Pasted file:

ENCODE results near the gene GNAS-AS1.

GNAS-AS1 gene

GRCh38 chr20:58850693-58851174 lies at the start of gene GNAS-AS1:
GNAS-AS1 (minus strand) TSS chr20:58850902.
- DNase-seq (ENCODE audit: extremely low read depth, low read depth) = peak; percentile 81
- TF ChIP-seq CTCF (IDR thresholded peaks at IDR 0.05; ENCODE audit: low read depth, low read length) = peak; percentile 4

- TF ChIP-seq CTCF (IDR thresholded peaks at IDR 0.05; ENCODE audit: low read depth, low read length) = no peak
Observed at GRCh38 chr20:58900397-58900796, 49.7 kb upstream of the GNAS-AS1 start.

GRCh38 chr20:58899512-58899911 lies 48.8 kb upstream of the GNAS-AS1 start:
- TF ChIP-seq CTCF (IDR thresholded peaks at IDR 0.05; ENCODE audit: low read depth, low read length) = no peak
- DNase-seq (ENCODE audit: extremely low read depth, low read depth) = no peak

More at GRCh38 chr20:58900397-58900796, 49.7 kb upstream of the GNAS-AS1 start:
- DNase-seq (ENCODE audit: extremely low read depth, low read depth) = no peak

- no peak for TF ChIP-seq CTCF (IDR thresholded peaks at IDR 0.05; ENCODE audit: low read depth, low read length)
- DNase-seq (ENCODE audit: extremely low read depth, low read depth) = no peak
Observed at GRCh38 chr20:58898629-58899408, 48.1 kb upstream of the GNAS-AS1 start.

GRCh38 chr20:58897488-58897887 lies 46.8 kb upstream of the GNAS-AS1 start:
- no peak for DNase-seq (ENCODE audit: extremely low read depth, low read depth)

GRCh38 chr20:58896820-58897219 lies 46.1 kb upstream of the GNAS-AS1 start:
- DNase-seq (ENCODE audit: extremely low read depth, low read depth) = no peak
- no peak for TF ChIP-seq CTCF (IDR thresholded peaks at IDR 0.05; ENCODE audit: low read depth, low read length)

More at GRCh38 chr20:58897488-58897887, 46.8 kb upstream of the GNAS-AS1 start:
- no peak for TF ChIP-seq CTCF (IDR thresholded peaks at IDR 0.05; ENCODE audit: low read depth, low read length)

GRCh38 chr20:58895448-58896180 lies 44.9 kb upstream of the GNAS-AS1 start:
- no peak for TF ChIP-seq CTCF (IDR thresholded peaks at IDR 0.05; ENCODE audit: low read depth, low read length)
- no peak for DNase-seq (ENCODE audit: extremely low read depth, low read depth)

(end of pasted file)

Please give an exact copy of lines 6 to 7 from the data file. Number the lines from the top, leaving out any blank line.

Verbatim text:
- TF ChIP-seq CTCF (IDR thresholded peaks at IDR 0.05; ENCODE audit: low read depth, low read length) = peak; percentile 4

- TF ChIP-seq CTCF (IDR thresholded peaks at IDR 0.05; ENCODE audit: low read depth, low read length) = no peak